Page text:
In 1519, Spanish conquistador Diego de Ordaz was tasked by Hernán Cortés – then in the midst of conquering Mexico – with ascending to the top of the Popocatepetl, the second highest volcano in the country, at over 17,000 feet above sea level, to collect sulphur in order to make gunpowder. It was a massive undertaking that was rightfully immortalized in history books. Now it is recreated in Epitafio (Epitaph), from directors Yulene Olaizola and Rubén Imaz.
The directors’ approach to this adventure movie material is minimalist: set in a single location with only three actors and very little dialogue, pretty much the only thing that suggests this is a period piece are the costumes. Stripping the film down to the essentials allows Olaizola and Imaz to focus on its most compelling aspect: a raw, almost primal story of man versus nature.
As the three ill-equipped soldiers ascend to the summit, with only their faith in God and country to survive, they face off against the very worst Mother Nature has to offer: howling winds, hot ash and bitter cold, coupled with the physical strain of making such an impossible climb. The directorial duo make great use of atmospheric sound to make the audience feel as if they are also a part of this monumental undertaking; it’s nail-biting stuff delivered with a more low-key, subtle sensibility.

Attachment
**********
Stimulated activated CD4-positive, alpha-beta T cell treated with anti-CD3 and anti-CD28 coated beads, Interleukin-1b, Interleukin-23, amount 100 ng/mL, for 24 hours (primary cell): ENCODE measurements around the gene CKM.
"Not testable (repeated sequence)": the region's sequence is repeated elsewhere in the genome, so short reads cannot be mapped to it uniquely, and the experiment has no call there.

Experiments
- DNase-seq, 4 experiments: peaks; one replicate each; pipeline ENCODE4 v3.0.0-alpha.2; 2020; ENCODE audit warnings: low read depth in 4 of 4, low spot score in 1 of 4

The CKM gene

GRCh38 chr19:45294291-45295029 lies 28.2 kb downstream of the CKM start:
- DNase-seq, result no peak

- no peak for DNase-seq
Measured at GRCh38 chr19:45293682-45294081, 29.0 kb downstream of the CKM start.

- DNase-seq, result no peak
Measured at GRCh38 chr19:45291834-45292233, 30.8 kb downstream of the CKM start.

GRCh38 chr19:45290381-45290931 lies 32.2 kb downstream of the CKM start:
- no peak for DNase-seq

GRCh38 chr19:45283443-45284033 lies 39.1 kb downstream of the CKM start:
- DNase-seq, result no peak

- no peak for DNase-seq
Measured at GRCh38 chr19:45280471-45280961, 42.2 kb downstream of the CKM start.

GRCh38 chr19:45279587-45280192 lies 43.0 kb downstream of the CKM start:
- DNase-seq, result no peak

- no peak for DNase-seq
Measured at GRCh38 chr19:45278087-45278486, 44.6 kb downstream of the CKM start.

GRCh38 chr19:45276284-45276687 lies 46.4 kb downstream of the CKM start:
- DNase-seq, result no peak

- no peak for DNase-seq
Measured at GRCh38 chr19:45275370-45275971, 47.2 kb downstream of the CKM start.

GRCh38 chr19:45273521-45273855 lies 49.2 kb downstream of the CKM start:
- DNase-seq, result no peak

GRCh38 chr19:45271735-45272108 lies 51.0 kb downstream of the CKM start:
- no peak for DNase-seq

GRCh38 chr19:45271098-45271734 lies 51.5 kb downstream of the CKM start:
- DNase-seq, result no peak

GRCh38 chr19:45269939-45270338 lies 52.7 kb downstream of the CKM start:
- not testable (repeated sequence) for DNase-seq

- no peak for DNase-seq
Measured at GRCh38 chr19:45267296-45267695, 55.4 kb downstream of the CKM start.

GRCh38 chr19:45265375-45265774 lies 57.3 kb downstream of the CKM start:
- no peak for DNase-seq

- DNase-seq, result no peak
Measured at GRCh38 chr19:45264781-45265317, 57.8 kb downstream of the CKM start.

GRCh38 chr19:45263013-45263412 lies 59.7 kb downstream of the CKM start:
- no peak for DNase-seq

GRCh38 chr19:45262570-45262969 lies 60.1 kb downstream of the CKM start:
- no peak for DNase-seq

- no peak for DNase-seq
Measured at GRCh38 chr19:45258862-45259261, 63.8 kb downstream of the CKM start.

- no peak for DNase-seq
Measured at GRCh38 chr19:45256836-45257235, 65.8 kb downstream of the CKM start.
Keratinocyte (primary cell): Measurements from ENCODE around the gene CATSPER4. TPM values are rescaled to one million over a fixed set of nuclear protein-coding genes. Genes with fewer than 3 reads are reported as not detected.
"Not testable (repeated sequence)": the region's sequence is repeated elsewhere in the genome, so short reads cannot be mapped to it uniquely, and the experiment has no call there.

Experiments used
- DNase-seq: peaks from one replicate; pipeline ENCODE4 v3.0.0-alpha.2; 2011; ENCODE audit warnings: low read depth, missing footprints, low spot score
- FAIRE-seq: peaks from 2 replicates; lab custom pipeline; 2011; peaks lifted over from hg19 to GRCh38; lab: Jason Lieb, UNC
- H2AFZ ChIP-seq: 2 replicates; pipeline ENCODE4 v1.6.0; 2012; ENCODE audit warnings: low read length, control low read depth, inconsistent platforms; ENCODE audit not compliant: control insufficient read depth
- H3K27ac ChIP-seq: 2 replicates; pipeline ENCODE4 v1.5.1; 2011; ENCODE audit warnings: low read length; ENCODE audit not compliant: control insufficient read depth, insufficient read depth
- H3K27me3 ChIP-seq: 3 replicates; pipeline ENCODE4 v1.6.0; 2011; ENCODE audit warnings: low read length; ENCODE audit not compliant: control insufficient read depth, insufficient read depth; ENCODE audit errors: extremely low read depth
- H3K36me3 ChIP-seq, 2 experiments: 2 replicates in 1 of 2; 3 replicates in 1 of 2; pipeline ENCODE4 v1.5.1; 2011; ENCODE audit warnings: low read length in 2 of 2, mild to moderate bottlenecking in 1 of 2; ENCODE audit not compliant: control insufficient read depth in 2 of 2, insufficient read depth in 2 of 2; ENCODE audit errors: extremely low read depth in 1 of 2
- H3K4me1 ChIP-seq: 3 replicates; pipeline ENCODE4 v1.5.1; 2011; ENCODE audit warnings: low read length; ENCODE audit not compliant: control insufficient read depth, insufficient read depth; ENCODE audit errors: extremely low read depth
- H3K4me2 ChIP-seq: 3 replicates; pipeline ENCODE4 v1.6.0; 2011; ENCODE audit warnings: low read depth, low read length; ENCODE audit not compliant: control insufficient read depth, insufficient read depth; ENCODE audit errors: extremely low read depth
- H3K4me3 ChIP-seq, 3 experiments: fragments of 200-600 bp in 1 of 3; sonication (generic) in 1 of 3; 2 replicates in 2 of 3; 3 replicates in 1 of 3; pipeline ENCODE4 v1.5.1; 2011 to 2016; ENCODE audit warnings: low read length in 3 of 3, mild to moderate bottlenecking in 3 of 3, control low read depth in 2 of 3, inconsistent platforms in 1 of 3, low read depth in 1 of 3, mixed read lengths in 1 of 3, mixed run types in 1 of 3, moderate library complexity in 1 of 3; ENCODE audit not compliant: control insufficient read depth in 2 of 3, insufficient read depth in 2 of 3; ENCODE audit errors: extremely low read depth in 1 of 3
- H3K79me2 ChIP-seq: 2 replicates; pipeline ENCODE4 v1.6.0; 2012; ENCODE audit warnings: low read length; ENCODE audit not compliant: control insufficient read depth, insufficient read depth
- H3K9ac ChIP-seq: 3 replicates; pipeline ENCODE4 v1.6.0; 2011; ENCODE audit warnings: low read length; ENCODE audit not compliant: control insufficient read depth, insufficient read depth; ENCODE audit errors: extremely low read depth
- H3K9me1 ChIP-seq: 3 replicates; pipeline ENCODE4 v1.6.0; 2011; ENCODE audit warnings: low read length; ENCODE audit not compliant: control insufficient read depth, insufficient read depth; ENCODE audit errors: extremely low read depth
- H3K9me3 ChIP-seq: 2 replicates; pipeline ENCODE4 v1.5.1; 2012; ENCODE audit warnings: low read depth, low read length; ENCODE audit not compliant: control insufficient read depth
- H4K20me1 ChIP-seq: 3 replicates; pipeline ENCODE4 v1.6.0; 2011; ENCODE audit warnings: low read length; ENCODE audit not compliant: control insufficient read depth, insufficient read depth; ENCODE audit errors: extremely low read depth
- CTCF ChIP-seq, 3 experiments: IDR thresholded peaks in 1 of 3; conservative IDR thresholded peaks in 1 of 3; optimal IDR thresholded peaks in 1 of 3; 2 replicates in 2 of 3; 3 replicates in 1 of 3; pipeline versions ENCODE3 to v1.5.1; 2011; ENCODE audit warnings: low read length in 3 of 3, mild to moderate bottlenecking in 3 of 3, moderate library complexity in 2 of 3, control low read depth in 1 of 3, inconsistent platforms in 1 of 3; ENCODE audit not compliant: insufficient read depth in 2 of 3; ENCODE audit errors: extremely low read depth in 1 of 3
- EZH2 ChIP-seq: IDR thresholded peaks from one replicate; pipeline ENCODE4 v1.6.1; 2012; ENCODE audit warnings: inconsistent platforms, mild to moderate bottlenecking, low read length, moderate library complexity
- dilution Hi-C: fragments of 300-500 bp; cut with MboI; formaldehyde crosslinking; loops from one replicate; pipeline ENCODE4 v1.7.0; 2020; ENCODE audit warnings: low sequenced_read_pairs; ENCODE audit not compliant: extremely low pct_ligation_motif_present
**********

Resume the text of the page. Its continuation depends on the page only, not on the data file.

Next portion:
This probably isn’t the first review to mention this, but it’s impossible not to think of Werner Herzog while watching Epitafio; the German director wrote the book on “madmen defying nature” stories and his influence is clearly felt. Right from its first scene, when the three men stand in awe at the foot of the volcano, completely dwarfed by their surroundings, this becomes a story about man foolishly playing God. Their faith is put to the test, and it becomes less and less reassuring the harder the journey gets. By the time Ordaz – played with ironclad determination by Spanish actor Xabier Coronado – gives a grandiose speech proclaiming his unshakeable belief in the goals of his mission, the roaring winds are his only audience.
Nobody’s listening anymore; the mission and conquest don’t matter to fickle Mother Nature, and the conquistadors can’t help but be overwhelmed. In the majesty of the volcano, their grand adventure feels minimal. The message seems to be that in the end, nature calls the shots and when faced with its power, we are all insignificant.
Less a rousing adventure film and more of a meditation on man’s place in the natural order of things, Epitafio is a compelling, well-made historical epic and easily one of the best films playing at this year’s festival.
The Lima Film Festival runs from 5-13 August.